Logic of the Finite & Infinite Universal Laws
Philosophers have for ages endeavored to express in words the laws or principles governing the universe. Very often they begin by stating that words are not very fit instruments to use, for a word might commute different ideas to different people. Philosophers are often first divided into those who use “Experience” as the basis for finding Truth, and “Rationalists” who use reason. But even the empiricists, as the first are called, use reason to a great extent. This has made their enemies state they could not prove their ideas. Another difficulty they have to face is the fact that experience teaches them differently, so they evolve different philosophies. And those like the mystical Neo-Platonists are attacked by being named “Pantheists,” or their ideas are called “Vagaries,” and shelved. If it were possible for man to experience Truth, then empiricism would be right. But before analyzing this idea, we must remember that as soon as you look at truth from this point of view, you are unconsciously making yourself the center of the universe.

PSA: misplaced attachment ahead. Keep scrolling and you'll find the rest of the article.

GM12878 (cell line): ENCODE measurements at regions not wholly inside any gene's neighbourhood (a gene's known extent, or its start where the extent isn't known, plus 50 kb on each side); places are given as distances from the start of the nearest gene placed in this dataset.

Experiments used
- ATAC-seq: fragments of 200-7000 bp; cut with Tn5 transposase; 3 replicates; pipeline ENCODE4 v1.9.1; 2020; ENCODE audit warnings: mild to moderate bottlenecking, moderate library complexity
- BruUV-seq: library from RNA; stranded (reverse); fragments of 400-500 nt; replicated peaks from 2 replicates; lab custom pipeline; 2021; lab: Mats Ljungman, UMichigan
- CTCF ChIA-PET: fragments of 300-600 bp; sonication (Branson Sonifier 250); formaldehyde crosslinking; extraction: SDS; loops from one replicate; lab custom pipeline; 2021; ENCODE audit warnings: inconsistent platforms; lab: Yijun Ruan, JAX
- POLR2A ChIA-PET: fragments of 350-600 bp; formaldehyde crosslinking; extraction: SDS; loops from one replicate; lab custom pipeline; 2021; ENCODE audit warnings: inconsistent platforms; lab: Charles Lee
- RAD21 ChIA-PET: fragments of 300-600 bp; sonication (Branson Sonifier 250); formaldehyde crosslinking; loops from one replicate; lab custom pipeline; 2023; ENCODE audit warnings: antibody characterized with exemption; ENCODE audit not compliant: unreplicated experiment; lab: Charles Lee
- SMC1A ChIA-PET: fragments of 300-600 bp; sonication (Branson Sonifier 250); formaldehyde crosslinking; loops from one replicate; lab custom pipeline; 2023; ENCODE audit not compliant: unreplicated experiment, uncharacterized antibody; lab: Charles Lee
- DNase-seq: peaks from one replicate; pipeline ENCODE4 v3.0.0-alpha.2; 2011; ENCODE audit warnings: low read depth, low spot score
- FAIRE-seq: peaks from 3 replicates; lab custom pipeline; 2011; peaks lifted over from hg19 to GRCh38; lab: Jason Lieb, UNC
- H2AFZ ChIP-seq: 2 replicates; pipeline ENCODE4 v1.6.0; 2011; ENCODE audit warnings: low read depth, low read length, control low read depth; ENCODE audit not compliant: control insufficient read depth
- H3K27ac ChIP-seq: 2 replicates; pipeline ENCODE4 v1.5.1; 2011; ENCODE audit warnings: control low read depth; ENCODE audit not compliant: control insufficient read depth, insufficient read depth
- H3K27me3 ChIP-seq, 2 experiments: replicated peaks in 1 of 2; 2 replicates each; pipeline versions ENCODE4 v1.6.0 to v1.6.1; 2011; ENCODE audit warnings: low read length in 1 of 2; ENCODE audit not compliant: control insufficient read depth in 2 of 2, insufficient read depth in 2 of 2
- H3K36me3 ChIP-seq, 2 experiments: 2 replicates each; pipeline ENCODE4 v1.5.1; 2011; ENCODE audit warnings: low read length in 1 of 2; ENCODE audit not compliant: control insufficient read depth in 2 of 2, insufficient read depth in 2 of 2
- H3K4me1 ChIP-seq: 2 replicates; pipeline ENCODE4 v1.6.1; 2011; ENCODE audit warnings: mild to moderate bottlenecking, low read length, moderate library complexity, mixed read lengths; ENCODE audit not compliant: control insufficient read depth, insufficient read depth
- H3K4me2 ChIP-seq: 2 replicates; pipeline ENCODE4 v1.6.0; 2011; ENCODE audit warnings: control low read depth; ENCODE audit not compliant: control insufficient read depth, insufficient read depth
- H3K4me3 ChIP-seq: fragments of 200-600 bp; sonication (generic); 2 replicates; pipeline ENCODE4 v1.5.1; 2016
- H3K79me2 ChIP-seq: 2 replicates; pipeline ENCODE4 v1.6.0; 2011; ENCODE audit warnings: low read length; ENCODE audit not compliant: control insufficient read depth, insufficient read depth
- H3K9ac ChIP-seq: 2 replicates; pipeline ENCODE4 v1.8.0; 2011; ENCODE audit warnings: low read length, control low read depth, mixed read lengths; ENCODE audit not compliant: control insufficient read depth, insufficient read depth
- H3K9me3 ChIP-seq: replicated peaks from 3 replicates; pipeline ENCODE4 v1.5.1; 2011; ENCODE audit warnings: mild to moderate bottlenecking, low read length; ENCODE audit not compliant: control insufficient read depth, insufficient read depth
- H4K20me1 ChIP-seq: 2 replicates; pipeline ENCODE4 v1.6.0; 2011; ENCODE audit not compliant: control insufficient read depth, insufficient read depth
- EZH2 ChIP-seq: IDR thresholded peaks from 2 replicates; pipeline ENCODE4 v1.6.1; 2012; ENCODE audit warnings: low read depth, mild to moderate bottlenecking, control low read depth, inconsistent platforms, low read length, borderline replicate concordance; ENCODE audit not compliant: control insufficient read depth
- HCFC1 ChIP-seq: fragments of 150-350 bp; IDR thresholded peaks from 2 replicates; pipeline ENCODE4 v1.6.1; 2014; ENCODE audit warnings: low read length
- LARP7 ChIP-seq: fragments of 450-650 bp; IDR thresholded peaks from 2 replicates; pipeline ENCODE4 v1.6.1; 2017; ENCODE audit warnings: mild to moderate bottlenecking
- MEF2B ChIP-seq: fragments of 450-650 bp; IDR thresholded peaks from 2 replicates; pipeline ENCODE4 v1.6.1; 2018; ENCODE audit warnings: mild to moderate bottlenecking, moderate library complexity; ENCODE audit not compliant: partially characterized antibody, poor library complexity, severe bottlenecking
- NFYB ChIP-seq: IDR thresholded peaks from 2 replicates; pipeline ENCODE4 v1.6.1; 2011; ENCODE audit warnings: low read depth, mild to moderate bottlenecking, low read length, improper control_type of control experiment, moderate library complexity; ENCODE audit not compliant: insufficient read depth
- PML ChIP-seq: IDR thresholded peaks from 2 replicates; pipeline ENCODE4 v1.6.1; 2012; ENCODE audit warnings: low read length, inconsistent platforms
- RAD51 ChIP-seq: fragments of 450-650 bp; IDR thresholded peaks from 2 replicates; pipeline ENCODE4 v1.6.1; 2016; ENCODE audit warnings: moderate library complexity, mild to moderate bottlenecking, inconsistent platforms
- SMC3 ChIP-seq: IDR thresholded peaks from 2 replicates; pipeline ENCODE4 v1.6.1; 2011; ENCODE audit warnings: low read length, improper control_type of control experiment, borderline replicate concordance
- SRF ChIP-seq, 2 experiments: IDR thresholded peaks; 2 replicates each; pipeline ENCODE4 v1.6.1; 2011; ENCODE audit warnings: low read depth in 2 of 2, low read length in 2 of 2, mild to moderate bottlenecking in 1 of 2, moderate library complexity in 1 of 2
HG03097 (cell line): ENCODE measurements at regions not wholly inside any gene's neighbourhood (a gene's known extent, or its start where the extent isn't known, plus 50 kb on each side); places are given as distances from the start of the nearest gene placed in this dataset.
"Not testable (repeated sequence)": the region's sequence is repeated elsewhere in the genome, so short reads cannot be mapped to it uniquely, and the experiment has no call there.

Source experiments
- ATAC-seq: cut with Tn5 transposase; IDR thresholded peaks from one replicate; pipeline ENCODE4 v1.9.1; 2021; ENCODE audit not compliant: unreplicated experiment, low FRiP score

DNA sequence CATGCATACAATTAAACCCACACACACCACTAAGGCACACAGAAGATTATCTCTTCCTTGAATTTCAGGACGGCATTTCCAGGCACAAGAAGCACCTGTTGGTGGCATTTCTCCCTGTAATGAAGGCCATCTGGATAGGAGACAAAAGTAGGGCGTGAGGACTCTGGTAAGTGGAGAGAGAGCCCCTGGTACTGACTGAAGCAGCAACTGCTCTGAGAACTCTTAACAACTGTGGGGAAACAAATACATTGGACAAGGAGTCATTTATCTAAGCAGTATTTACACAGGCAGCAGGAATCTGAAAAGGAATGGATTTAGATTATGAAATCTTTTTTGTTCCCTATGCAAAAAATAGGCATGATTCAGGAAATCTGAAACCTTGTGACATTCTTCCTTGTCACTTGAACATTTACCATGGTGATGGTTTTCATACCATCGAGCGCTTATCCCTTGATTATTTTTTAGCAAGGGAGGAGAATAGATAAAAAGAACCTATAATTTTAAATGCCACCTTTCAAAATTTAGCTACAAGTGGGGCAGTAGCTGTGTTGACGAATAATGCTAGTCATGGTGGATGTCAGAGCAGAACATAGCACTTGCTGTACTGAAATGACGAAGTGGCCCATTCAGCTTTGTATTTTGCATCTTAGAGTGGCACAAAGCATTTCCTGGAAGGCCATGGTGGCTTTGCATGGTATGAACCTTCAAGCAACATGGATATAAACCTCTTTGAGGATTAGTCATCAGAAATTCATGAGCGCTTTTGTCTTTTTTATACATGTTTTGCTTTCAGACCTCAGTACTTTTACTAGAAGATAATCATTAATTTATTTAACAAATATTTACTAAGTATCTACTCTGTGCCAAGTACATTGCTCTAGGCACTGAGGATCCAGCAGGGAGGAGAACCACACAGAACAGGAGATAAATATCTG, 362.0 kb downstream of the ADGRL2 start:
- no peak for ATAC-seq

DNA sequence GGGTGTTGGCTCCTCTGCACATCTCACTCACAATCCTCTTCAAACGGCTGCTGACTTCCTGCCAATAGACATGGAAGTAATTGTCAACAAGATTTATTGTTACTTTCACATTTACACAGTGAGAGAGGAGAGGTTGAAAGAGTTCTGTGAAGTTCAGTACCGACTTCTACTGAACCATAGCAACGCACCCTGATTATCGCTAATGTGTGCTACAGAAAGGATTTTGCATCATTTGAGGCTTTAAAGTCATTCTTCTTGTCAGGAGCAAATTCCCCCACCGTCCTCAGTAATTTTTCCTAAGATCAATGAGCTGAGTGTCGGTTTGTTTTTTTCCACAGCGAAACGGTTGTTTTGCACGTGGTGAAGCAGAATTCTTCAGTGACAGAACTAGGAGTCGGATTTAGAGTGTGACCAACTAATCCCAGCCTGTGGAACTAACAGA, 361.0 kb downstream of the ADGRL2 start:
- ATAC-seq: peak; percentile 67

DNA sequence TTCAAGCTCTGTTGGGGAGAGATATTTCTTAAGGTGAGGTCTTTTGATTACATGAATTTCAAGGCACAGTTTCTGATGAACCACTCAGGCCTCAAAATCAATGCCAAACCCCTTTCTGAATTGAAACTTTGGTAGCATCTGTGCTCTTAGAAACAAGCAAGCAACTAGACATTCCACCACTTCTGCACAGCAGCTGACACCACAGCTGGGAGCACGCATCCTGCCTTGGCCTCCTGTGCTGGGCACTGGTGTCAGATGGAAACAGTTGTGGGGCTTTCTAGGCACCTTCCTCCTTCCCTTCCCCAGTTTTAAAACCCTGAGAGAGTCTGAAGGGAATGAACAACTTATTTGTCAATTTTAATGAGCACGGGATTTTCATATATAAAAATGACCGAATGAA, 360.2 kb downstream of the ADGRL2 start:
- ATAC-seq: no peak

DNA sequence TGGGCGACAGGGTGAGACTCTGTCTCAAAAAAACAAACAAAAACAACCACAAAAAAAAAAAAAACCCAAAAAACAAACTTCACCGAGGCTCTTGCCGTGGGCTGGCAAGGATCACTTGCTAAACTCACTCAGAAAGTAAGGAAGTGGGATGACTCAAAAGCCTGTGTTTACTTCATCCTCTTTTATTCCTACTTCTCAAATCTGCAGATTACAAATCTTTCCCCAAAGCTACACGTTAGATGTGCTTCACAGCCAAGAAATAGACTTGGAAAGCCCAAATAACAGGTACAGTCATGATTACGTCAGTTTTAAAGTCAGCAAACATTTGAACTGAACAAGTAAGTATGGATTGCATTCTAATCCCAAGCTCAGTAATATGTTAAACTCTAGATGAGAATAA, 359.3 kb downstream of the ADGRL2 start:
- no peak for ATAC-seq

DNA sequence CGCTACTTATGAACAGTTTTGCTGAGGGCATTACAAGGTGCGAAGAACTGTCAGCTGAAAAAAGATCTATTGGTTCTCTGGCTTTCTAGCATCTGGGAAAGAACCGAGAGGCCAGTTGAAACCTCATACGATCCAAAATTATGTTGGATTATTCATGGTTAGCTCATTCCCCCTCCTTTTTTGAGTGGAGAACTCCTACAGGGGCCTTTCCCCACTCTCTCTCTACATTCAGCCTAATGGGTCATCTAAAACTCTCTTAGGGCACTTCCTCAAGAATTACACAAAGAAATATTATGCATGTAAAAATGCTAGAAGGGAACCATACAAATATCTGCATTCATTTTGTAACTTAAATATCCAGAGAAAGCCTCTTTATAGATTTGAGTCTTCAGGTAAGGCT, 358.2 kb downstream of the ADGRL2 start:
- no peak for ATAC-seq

Philosophers in using “Reason” are divided into “Deductionists” who begin with some idea and draw conclusions from it, and “Industrialists” who begin with many ideas and draw one conclusion—this latter generally being the method used by scientists. But in using reason, do they stop to consider what can be reasoned about? You can reason mathematical problems, problems in machines and chemistry, the law of variation in living forms, etc. But there are some problems that you cannot reason about. Even mathematics steps outside reason in assuming imaginary numbers to be real—that points that exist in one’s imagination are as real as those in space. But there are things that Reason cannot analyze, that it cannot grasp: Will, Love, God, Beauty. Reason can only deal with finite materialist, as it is generally used.
Now as to those who adapt the other method, beginning with the idea that there is a great Truth and you can deduce other Truths from it. They are always asked: How do they know their first idea is right? They often assume that matter does not exist, or on the other hand that all is matter. And some say all is mind. And they take a stand like a star in the sky and whatever comes into view say: “This is the Truth.”
When philosophers deal with subjects like God and love, they are in difficulties. When the church fathers tried to prove God by reason, it often resulted in their excommunication. Spencer tried in vain to analyze love and gained the conclusion it was a most complex thing. Then Edward Carpenter came along and said: “Love is not complex, love is a very simple thing and cannot be analyzed.” This does not mean that God is unreasonable, that love is opposed to reason. It simply means that they stand above ordinary reason and cannot be analyzed by such methods. You need a telescope for the stars, a microscope for cells. For if one sees, God works everywhere through laws.